The Caribbean is full of beautiful islands, each with its own special allure. Antigua, however, is hard to beat. The local Indians called the island wadadli, which means “our own.” Today, many yachtsmen would agree that if they could call only one island their own, it would be Antigua.
At least one well-known sailor begged to differ. When Adm. Horatio Nelson (then the 26-year-old captain of the HMS Boreas) came to Antigua in 1784 to enforce the Navigation Act, he was said to have declared Antigua “a vile place” and “a dreadful hole.” On the other hand, this is the same guy who declared at the Battle of Copenhagen (2,000-plus killed), “It is warm work; and this day may be the last to any of us at a moment,” declared Nelson. “But mark you! I would not be elsewhere for thousands.” No surprise that Nelson didn’t win a lot of friends on Antigua and was said to have spent most of his time sequestered in his stateroom or at the dockyards.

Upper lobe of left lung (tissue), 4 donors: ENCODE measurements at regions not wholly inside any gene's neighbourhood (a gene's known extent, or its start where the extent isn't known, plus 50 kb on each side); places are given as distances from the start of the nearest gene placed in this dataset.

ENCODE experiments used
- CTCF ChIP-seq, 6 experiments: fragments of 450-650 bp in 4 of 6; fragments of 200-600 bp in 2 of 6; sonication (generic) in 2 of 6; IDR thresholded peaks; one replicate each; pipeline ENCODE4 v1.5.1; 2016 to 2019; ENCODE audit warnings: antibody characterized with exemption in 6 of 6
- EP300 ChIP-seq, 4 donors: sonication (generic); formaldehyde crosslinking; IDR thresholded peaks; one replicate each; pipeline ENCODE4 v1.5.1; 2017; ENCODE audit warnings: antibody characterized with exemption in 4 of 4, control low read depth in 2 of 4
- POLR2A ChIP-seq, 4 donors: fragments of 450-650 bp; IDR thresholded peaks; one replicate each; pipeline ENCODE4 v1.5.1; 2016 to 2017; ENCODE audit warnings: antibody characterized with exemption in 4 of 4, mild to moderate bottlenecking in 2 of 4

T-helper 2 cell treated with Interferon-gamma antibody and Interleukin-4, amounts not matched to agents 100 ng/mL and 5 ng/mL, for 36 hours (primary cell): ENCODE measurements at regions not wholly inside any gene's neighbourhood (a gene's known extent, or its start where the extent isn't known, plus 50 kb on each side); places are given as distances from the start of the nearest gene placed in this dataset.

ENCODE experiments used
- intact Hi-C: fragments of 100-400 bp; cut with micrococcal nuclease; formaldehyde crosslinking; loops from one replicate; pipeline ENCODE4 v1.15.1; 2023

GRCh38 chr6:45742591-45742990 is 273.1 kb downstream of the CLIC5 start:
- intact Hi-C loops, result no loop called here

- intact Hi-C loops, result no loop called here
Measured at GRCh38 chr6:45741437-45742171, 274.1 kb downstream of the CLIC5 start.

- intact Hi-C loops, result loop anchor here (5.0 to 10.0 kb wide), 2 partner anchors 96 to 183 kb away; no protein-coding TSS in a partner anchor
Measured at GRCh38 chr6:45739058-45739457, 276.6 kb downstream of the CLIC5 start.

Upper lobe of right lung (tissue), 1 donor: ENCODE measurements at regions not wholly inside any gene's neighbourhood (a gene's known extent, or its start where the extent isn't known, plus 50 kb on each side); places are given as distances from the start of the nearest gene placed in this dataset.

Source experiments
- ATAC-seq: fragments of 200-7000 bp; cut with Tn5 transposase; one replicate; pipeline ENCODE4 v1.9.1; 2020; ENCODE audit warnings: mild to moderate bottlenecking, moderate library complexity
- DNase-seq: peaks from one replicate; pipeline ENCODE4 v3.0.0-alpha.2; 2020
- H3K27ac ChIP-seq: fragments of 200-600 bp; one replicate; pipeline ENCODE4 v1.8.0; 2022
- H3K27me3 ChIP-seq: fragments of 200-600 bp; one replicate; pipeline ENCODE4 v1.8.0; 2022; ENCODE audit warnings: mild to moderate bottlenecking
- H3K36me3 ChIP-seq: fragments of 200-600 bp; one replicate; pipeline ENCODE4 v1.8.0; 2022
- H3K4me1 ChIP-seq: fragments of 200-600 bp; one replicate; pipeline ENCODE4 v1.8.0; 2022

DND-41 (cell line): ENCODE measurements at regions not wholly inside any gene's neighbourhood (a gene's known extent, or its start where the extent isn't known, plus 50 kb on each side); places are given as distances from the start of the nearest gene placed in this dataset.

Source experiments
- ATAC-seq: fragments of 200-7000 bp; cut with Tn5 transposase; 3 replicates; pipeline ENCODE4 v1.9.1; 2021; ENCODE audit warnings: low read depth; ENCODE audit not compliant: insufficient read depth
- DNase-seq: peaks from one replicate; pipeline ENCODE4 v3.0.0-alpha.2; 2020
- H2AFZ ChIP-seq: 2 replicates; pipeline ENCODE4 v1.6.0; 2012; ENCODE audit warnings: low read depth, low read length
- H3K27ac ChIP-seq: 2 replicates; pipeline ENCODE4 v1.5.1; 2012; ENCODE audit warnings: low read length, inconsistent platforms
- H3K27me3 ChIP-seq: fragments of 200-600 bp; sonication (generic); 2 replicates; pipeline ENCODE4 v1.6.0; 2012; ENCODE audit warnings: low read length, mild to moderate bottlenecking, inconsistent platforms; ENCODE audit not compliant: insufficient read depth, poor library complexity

Maybe he should have gotten out more. Or perhaps Nelson was just too driven and high-strung to appreciate this cruiser’s paradise. Reliable winds, a complex coastline with plenty of harbors, and a nearly unbroken ring of coral reef made Antigua an ideal base of operations for the British Navy, which built His Majesty’s Antigua Naval Yard here in 1725 to repair frigates, brig-sloops, schooners and cutters that plied the waters for the crown. Those same natural attributes continue to make Antigua a favorite of yachtsmen and tourists. The reliable winds are soft and warm. The complex coastline hosts 365 beautiful beaches, and the coral wall breaks the surf, sending gentle waves to lap the shore.
Several major yachting events take place here every year. In January, there’s the Round the Island Race at Antigua Yacht Club. In April, the world-famous annual Antigua Classic Regatta takes place, as well as Antigua Sailing Week. Each December brings the world’s finest large yachts to the annual Charter Yacht Show, and there are a handful of smaller boating events throughout the year. (Indeed, there are Travelifts, rigging shops, sailmakers, and other shipyard amenities on the island for those visiting yachtsmen in need of repairs.)
Any of these yachting events are great reasons to go to Antigua. But there may be no finer way to explore the island than aboard your own boat. Ports of entry are at English Harbour, Jolly Harbour, Falmouth Harbour and St. John’s Harbour.